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Great Hall, Doors 1 and 8
With today’s staggering advances in technology, many new possibilities are emerging which almost seem to have come straight out of the realms of sci-fi fantasy. When we connect some of the dots between various cutting-edge fields, the innovations become even more intriguing.
In this presentation, Biomedical engineer Dr Jordan Nguyen will raise an incredibly interesting and perhaps confronting conversation around links drawn between the fields of artificial intelligence, virtual reality, new techniques in 3D human scanning, neuroscience, and the ideas of human consciousness.
This topic raises a number of questions about what it is to be human and what is a moral approach to the incredible things we can achieve today with the latest advancements in technology – advancements that are increasingly blurring the lines between the virtual world and the real world.
About Dr Jordan Nguyen
Dr Jordan Nguyen is on a mission to improve the lives of as many people as possible. By re-imagining and re-defining the boundaries between human and technological evolution, Jordan is at the forefront of bringing about positive, sustainable and life-altering change.
An internationally renowned engineer for humanity, Dr Nguyen designs life-changing technologies that are intelligent, futuristic and inclusive, and many of these are made to transform the lives of people with disability. In 2012, Dr Jordan Nguyen completed a PhD in Biomedical Engineering at the University of Technology, Sydney (UTS), having developed a mind-controlled smart wheelchair for people with high-level physical disability.
A passionate advocate for social change, Jordan follows the mantra of: “One Life. Persist to Improve Many”. He whole-heartedly believes that each life has the capacity to improve the lives of many, and that this simple yet profound idea can change the world and shape the future.
A culture of inclusion actively seeks and values the full contribution of diverse people, skills, perspectives, and experiences. It drives better performance because it grows our collective intelligence. Diverse, inclusive teams are smarter, despite this, organisations large and small struggle to realise the benefits.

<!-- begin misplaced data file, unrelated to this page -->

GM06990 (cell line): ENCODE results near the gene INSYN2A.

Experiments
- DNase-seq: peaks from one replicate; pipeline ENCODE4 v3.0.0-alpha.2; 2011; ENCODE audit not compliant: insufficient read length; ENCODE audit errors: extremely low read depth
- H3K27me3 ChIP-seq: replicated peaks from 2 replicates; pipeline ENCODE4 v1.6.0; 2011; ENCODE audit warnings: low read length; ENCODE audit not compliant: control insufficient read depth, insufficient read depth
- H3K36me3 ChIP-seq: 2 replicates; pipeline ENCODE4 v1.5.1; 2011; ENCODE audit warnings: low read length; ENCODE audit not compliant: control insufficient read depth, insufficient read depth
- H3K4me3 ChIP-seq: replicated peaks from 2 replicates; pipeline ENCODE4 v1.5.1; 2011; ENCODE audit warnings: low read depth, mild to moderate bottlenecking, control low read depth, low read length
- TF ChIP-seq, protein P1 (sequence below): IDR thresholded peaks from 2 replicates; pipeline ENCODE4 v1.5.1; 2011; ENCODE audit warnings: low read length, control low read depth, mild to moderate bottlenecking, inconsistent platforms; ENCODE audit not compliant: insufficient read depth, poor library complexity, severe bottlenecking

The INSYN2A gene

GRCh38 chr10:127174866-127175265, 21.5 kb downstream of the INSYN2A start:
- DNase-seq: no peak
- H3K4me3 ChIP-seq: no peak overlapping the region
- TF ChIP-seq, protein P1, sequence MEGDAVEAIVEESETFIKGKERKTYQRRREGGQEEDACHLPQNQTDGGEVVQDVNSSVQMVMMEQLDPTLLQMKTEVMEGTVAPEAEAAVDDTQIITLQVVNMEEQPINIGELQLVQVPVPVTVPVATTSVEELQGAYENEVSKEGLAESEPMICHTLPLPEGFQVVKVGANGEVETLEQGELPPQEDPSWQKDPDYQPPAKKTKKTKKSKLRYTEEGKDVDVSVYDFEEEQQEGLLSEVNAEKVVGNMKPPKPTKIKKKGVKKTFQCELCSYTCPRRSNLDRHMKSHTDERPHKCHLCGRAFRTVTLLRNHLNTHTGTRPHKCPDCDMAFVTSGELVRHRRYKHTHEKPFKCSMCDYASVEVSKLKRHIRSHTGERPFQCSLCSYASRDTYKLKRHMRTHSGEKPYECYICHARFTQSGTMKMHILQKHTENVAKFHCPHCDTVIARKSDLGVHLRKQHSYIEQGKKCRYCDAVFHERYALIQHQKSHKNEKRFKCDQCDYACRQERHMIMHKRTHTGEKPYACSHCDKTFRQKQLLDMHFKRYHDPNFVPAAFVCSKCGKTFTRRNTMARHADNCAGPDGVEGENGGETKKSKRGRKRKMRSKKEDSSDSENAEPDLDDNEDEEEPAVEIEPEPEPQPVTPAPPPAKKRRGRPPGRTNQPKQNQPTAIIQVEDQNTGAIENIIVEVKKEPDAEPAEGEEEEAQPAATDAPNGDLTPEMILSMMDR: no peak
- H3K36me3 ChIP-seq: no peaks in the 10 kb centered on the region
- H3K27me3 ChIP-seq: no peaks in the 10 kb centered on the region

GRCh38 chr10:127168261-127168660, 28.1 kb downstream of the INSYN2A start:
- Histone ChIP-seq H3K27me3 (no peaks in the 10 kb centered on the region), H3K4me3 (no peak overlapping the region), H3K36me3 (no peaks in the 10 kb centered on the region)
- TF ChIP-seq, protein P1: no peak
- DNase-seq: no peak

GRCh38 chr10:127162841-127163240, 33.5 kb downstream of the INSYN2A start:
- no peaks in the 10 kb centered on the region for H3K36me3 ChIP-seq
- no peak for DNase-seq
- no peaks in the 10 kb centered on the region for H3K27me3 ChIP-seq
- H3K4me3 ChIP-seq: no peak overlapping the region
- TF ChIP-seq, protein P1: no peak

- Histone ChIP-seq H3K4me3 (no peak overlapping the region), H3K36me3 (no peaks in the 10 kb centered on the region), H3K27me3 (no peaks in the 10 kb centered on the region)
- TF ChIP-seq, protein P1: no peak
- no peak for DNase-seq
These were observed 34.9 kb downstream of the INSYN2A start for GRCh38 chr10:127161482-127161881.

Unconscious bias is a stubborn challenge to working better with difference. Dr Whelan, Managing Director of Psynapse, will demystify what unconscious bias is, why it impacts on decision-making around diversity, why inclusive teams perform better, and will introduce some of the key mindsets that can help leverage the power of diversity.
About Jennifer Whelan
Jennifer is the founding director of Psynapse Psychometrics. A former Research Fellow at the Melbourne Business School and the University of Melbourne, Jennifer is a recognised academic expert, thought leader, and organisational consultant specialising in corporate diversity, inclusion and innovation. She helps leaders in a range of organisations from large and listed, to tertiary, government, and non-profit to lead beyond bias, and unlock the power of difference.
Jennifer is an active thought leader and a regular contributor to industry forums, events, and public debate, including contributions to The Conversation, The Age, and Women’s Agenda; and engagements with The Sydney Opera House (Ideas at the House), The Committee for Economic Development of Australia (CEDA), UNWomen, Australian Human Resources Institute (AHRI), The Diversity Council of Australia (DCA).
About Jenny Brockis
Dr Jenny Brockis specialises in high-performance thinking. An expert in brain fitness and long fascinated by the brain and human behaviour, Dr Jenny reveals how to cultivate the mental agility, flexibility and adaptability required to meet the needs of the modern workplace, and thrive. Her mission, should you choose to accept, is to boost organisational health.
What do you need to always perform at your best, to feel fulfilled and look forward to getting to work each day?
About Jakob Zinsstag
Jakob Zinsstag graduated with a doctorate in veterinary medicine (Dr. med. vet.) on salmonella diagnosis from the Veterinary Faculty of the University of Berne in 1986 and holds a PhD in tropical animal production. After his studies, he worked in rural practice and as post-doctoral fellow on trypanosomiasis research at the Swiss Tropical Institute. From 1990 to 1993, he led a livestock helminthosis project for the University of Berne at the International Trypanotolerance Centre in The Gambia.
From 1994 to 1998, he headed the Centre Suisse de Recherches Scientifiques in Abidjan, Côte d’Ivoire. Since 1998, he has been in charge of a research group at the Swiss Tropical and Public Health Institute (Swiss TPH) in Basel investigating the interface of human and animal health with the focus on the health of nomadic peoples and the control of zoonoses in developing countries under the paradigm of "one health". He has been Professor of Epidemiology at the University of Basel since 2010 and Deputy Head of the Department of Epidemiology and Public Health at the Swiss TPH since 2011.
He is a Diplomate of the European College of Veterinary Public Health (ECVPH) and a member of the Scientific Advisory Board of the Prince Leopold Institute of Tropical Medicine of Antwerp, Belgium. He is a member of the Transdisciplinarity Board of the Swiss Academies of Sciences and President of the International Association of Ecology and Health. His research is partnered with several international networks, such as the EU FP7-funded network on Integrated Control of Zoonoses in Africa and the Wellcome Trust-funded Africa Capacity Building network.